Express Entry: Reviewing the first half of 2023 and a preview of the next six months

Edana Robitaille
Published: June 29, 2023

The first half of 2023 has been an interesting chapter in Express Entry history.

In some ways, Express Entry has been unpredictable, as it has worked to re-establish itself after a months-long pause throughout the COVID-19 pandemic.

Following the resumption of all-program draws in July last year, Express Entry draws occurred every two weeks on Wednesdays and resumed the pre-pandemic established patterns. Draw sizes increased by predictable increments while the Comprehensive Ranking System (CRS) score decreased slightly with each draw.

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However, 2023 started less predictably following an unexpected six-week pause. The first draw of the year on January 11 invited 5,500 candidates, which was a higher number of candidates than any single draw in 2022.

Since then, draw sizes have fluctuated, going as low as 589 ITAs on May 10 and as high as 7,000 ITAs in three consecutive draws in March.

Number of ITAs

Immigration, Refugees and Citizenship Canada (IRCC) has issued 58,849 ITAs so far in 2023. This is already significantly higher than the 35,750 ITAs issued between July 6 and November 23, 2022.

January 2023 started with 11,000 ITAs issued over two draws while February was slower with 4,892 ITAs issued over three draws.

March saw the second-highest number of candidates invited in a single month in Express Entry history. Over four draws, 21,667 candidates received ITAs. The only time this total has ever been exceeded was in a single draw in February 2021 in which over 27,000 candidates were invited to apply for permanent residence.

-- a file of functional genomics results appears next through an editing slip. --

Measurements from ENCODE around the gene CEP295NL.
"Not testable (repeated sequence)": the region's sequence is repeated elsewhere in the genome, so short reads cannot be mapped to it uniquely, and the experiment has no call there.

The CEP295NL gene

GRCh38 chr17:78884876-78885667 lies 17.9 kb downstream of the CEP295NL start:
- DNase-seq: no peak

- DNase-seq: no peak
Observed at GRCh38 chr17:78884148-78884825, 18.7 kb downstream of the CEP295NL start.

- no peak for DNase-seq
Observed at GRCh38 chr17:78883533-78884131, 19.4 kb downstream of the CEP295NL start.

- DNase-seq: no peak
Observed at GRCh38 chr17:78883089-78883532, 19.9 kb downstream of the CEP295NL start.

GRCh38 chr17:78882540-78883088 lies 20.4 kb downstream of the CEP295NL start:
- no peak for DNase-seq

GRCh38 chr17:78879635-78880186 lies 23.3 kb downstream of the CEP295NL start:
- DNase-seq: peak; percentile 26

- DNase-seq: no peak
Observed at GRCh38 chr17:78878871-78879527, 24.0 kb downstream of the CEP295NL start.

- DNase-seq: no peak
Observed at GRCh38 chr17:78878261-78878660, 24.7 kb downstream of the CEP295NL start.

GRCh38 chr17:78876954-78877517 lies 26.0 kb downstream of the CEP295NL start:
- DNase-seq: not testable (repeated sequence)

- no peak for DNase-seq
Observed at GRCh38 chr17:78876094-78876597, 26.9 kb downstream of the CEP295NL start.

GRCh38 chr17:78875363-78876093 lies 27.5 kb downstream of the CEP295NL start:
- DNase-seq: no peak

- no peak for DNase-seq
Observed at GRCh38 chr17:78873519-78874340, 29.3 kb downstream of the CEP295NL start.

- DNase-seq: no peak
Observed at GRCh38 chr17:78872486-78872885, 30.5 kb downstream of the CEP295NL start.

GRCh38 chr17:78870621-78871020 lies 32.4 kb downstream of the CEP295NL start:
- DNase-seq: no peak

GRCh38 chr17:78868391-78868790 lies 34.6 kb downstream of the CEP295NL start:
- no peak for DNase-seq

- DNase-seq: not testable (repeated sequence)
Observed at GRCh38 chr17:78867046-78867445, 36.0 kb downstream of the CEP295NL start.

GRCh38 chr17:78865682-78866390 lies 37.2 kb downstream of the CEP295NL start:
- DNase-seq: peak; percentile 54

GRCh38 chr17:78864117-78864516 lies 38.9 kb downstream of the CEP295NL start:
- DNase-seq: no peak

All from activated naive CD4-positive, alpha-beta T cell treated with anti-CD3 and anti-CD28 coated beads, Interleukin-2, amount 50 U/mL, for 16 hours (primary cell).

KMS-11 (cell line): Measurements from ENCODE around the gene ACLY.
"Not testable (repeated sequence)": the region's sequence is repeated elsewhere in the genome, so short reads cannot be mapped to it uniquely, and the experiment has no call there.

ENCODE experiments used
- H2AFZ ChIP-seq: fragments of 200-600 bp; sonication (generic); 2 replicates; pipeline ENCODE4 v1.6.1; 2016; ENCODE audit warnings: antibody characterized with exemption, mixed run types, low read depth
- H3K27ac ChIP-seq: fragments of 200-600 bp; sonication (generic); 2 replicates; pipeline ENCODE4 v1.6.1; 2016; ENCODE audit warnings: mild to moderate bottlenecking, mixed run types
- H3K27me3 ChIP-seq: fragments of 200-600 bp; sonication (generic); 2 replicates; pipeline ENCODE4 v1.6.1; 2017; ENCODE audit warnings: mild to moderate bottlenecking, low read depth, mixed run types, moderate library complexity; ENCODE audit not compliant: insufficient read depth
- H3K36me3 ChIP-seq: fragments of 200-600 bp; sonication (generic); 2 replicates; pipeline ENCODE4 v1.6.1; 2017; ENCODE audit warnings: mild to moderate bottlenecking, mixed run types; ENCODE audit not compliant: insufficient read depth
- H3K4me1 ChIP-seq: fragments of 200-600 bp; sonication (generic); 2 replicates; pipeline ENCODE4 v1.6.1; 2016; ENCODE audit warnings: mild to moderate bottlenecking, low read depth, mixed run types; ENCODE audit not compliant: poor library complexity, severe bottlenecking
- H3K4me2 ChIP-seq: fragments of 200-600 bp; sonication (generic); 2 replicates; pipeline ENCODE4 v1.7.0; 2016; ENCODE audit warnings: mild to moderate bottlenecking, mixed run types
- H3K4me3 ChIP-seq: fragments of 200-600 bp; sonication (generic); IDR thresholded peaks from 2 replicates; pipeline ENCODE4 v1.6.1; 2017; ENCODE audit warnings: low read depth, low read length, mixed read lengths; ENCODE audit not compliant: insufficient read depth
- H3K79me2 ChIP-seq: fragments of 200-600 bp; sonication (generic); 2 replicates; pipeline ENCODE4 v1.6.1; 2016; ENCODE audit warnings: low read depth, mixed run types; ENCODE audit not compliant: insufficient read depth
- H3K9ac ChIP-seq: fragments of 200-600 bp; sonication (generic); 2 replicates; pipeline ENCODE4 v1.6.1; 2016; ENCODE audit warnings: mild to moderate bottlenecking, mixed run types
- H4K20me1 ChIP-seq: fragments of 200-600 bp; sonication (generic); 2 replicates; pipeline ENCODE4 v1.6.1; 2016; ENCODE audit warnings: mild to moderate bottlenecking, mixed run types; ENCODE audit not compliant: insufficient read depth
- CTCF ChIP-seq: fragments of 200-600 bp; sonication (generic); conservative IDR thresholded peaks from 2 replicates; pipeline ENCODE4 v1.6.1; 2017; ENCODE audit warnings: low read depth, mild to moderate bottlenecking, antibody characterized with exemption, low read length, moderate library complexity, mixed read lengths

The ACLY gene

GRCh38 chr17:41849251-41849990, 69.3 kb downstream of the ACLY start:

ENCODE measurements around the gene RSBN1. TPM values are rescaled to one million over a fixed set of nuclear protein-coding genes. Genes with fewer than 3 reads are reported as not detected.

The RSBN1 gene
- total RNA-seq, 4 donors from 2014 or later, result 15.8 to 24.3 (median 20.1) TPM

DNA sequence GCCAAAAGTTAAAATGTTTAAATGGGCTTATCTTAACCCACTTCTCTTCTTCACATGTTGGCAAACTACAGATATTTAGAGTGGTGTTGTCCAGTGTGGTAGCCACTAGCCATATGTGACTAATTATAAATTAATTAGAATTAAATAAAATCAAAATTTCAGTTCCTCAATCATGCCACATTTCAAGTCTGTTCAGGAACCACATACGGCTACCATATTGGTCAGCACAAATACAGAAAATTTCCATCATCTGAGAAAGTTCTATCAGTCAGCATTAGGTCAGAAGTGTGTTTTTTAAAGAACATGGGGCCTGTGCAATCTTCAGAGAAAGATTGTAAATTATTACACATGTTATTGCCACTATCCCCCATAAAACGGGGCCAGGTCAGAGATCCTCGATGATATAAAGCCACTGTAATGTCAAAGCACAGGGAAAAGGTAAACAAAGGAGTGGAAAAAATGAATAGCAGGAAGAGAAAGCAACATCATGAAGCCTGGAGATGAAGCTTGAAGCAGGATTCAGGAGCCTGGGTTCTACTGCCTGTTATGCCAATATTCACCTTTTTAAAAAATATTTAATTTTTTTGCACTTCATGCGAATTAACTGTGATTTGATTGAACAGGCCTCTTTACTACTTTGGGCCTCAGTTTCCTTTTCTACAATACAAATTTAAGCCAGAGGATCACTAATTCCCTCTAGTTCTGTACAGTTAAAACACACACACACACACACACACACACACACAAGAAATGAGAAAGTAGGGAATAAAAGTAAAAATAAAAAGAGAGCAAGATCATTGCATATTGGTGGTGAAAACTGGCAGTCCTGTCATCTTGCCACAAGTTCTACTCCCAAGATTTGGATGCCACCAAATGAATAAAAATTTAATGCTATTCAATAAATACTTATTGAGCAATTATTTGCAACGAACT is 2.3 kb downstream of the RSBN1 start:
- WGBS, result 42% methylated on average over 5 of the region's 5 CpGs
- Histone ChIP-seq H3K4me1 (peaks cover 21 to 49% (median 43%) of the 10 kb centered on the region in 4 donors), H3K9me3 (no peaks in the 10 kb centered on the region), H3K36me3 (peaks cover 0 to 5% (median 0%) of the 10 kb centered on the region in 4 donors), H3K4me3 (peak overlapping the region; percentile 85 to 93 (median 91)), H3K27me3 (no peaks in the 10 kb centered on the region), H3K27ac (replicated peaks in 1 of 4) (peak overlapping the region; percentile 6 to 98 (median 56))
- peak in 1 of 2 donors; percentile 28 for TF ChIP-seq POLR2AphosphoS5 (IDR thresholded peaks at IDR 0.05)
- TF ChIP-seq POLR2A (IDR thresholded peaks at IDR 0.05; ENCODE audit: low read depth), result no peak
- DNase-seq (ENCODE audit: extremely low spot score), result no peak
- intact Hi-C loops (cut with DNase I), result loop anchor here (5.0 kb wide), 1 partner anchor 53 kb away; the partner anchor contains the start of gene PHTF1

April and May were more in line with pre-pandemic draws. There were 7,000 total candidates invited in two draws in April and 5,389 invited over two draws in May.

CRS scores

The minimum CRS scores for the year have also varied widely. For example, the highest CRS score so far in 2023 was 791 for a PNP-only draw on February 15 and the lowest was 476 for the first-ever category-based draw on June 28. Most other draws over the past six months have had a minimum CRS cut-off score between 485 and 490.

The wide variation in CRS scores is likely due to different draw types. For example, a draw that is exclusively for Provincial Nominee Program (PNP) candidates will typically have a higher cut-off score because getting nominated by a province automatically adds 600 points to a CRS score.

Frequency of draws

IRCC is not required to adhere to a set schedule for Express Entry draws. The draws occur at the discretion of the immigration minister who can hold draws whenever they see fit and invite as many candidates as deemed necessary.

Before the COVID-19 pandemic, IRCC established an unofficial pattern of holding Express Entry draws every two weeks on Wednesdays. This has not always been the case in 2023.

For example, there were three draws in February, with the first two occurring back-to-back on February 1 and February 2.

There were four draws in March, taking place on the 1st, 15th,22nd, and 29th. After that, IRCC resumed the pattern of every two weeks except for the draw on June 8, which was widely expected to occur on June 7. IRCC did not hold its expected draw on June 21, but compensated for it by holding an all-program draw on June 27, and then a draw for healthcare workers on June 28, issuing a total of 4,800 ITAs in these two draws combined.